Carefully check your child’s reading program during the annual review or sooner if you have any concerns. If reading is an issue, knowing these terms will facilitate your ability to support your child’s learning.
Reading skills can be broken up into various components. You may hear the terms decoding, sight words, fluency, and comprehension.
Decoding refers to the ability to connect the visual letter or group of letters with a sound (e.g. knowing the sound for the letter “t” or the group of letters “tion”) and then blend those sounds to form a word.
Sight words are words can not be sounded out given the child’s present level of reading and must be learned as a whole (e.g. “the” is learned by saying t-h-e and pairing this with the visual of the word. No letters are sounded out)
Fry and Dolch word lists: You may hear these names in relation to sight words.Students in kindergarten and up are given lists of sight words to learn. The lists are generally either the Fry or the Dolch lists. Each school district chooses which list they will follow.
Both lists contain high frequency words, or words that can be found most frequently in English. The word lists are broken up into grade levels , with your child expected to master the words at their grade level each year. Dolch has a total of 220 words, from kindergarten to third grade plus a possible extra 95 nouns to learn. Fry has a total of 1,000 words, with levels through fifth grade. Links for both lists plus flashcards can be found on my Resources page.
Comprehension refers to how well your child understands the material on a literal level (e.g.who is the main character?) , but, more importantly how the child can read between the lines looking for symbolism, themes, and the ability to apply the story to their own lives (e.g. when in your life have you felt as the character did?).
Your child’s reading level will be defined by an assessment, typically either DRA (or Developmental Reading Assessment) or Fountas and Pinnell. DRA levels are in numbers while Fountas and Pinnell levels are given in letters. There is a correlation between each. For example, a DRA level of 14 corresponds to a Fountas and Pinnell level of H. These are first grade levels. Ask your child about the level in advance. This would be the level of books your child is choosing in the classroom. Is it at or below grade level? If below, how far below?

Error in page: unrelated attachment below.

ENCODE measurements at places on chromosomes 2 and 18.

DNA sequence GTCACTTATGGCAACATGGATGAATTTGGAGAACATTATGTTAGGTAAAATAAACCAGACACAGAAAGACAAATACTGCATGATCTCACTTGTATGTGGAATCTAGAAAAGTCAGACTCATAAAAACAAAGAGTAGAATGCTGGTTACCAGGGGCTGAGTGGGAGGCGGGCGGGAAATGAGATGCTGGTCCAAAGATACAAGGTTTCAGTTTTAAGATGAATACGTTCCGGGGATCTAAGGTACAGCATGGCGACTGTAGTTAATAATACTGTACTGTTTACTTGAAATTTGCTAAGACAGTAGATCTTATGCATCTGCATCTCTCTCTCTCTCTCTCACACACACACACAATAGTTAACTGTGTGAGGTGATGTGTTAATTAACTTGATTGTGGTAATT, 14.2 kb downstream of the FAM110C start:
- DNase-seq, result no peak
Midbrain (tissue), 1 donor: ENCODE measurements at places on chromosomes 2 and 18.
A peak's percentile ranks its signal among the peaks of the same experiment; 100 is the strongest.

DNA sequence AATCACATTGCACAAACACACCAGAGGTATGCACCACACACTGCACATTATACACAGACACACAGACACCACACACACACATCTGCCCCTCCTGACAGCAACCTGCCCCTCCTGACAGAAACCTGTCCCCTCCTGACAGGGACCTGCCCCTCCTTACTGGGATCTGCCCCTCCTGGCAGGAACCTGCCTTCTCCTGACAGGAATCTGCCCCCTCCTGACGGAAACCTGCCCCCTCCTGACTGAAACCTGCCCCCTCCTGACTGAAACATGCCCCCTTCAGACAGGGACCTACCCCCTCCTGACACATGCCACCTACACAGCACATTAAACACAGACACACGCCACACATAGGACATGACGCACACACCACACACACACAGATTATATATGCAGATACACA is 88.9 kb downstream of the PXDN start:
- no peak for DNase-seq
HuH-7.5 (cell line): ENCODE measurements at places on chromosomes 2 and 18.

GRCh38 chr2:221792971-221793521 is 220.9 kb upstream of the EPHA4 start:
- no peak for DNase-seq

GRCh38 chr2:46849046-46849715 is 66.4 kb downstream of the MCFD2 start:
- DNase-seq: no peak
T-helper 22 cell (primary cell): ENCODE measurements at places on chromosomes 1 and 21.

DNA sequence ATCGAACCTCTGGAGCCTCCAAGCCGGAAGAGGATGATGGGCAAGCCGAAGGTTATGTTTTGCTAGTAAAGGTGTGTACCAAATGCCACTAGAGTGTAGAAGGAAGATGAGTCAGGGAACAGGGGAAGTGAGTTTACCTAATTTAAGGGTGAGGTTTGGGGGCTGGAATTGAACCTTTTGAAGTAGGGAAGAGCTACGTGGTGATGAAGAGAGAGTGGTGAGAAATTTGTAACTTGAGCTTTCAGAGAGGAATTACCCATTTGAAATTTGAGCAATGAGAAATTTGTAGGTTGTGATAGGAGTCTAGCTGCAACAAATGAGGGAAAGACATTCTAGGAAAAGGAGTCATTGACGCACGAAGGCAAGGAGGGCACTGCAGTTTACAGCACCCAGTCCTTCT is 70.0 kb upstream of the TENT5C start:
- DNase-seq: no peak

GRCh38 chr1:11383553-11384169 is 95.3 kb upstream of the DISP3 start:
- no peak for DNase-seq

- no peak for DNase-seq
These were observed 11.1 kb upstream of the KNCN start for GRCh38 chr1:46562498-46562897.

With which issue(s) does your child need extra support? Ask. Then ask which reading programs are being utilized to support your child. Would your child learn best with a reading approach that includes multi-sensory methods? Multisensory reading involves using many senses to learn a concept. As an example, a child might hear and repeat the sound /d/ while tracing the letter on a textured board or skywriting the letter using large movements. Learning becomes more meaningful for the child as more connections are made to the brain.
This is an advanced form of learning phonics, which is simply defined as a relationship between the written letter and the sound(s) they make (e.g. I see d and I say /d/).
The educators may bring up the term, Dyslexia. Dyslexia is a type of learning disability in which children have difficulty processing letters and sounds. There are many possible components to this learning disability that will make it difficult for the child to read accurately and fluently. Keep in mind that simply because your child is reading below level, it does not automatically mean the child is dyslexic. The child must be formally tested for an accurate diagnosis to be made.
Consider how much time is spent in each area of need each day per week?
Can I help? Just fill out the contact form. A brief description of your questions is all that is needed.